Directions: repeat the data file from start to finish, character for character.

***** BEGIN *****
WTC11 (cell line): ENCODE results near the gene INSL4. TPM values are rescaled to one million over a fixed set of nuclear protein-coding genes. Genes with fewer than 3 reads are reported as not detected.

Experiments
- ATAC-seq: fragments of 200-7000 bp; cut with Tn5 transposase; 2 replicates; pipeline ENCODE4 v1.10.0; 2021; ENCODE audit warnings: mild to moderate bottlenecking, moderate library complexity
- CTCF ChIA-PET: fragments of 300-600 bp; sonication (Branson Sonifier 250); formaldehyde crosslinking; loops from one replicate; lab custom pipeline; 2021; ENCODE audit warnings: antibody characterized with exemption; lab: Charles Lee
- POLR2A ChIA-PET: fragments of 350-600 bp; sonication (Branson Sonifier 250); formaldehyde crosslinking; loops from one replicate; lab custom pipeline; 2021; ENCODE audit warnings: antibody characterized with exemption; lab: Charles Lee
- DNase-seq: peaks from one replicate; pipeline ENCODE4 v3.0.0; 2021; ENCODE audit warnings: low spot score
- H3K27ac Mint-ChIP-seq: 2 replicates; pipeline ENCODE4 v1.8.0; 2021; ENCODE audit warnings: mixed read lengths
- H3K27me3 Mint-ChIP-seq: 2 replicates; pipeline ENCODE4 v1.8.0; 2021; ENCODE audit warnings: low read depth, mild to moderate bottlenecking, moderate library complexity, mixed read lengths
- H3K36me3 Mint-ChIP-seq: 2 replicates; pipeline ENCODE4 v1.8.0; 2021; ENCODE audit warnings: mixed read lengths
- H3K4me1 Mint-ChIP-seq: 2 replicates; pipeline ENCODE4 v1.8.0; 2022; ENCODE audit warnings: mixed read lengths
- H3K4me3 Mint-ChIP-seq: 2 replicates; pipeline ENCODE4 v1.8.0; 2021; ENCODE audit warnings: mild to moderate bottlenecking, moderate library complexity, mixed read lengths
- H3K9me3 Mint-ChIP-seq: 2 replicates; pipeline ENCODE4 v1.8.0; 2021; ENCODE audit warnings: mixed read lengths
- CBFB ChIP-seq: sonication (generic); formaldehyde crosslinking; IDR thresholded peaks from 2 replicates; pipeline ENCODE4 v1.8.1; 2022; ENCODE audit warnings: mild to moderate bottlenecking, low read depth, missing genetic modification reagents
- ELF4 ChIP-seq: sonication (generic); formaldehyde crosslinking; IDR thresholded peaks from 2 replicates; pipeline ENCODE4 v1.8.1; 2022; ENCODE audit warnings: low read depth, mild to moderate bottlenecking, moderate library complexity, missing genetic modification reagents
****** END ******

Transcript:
WTC11 (cell line): ENCODE results near the gene INSL4. TPM values are rescaled to one million over a fixed set of nuclear protein-coding genes. Genes with fewer than 3 reads are reported as not detected.

Experiments
- ATAC-seq: fragments of 200-7000 bp; cut with Tn5 transposase; 2 replicates; pipeline ENCODE4 v1.10.0; 2021; ENCODE audit warnings: mild to moderate bottlenecking, moderate library complexity
- CTCF ChIA-PET: fragments of 300-600 bp; sonication (Branson Sonifier 250); formaldehyde crosslinking; loops from one replicate; lab custom pipeline; 2021; ENCODE audit warnings: antibody characterized with exemption; lab: Charles Lee
- POLR2A ChIA-PET: fragments of 350-600 bp; sonication (Branson Sonifier 250); formaldehyde crosslinking; loops from one replicate; lab custom pipeline; 2021; ENCODE audit warnings: antibody characterized with exemption; lab: Charles Lee
- DNase-seq: peaks from one replicate; pipeline ENCODE4 v3.0.0; 2021; ENCODE audit warnings: low spot score
- H3K27ac Mint-ChIP-seq: 2 replicates; pipeline ENCODE4 v1.8.0; 2021; ENCODE audit warnings: mixed read lengths
- H3K27me3 Mint-ChIP-seq: 2 replicates; pipeline ENCODE4 v1.8.0; 2021; ENCODE audit warnings: low read depth, mild to moderate bottlenecking, moderate library complexity, mixed read lengths
- H3K36me3 Mint-ChIP-seq: 2 replicates; pipeline ENCODE4 v1.8.0; 2021; ENCODE audit warnings: mixed read lengths
- H3K4me1 Mint-ChIP-seq: 2 replicates; pipeline ENCODE4 v1.8.0; 2022; ENCODE audit warnings: mixed read lengths
- H3K4me3 Mint-ChIP-seq: 2 replicates; pipeline ENCODE4 v1.8.0; 2021; ENCODE audit warnings: mild to moderate bottlenecking, moderate library complexity, mixed read lengths
- H3K9me3 Mint-ChIP-seq: 2 replicates; pipeline ENCODE4 v1.8.0; 2021; ENCODE audit warnings: mixed read lengths
- CBFB ChIP-seq: sonication (generic); formaldehyde crosslinking; IDR thresholded peaks from 2 replicates; pipeline ENCODE4 v1.8.1; 2022; ENCODE audit warnings: mild to moderate bottlenecking, low read depth, missing genetic modification reagents
- ELF4 ChIP-seq: sonication (generic); formaldehyde crosslinking; IDR thresholded peaks from 2 replicates; pipeline ENCODE4 v1.8.1; 2022; ENCODE audit warnings: low read depth, mild to moderate bottlenecking, moderate library complexity, missing genetic modification reagents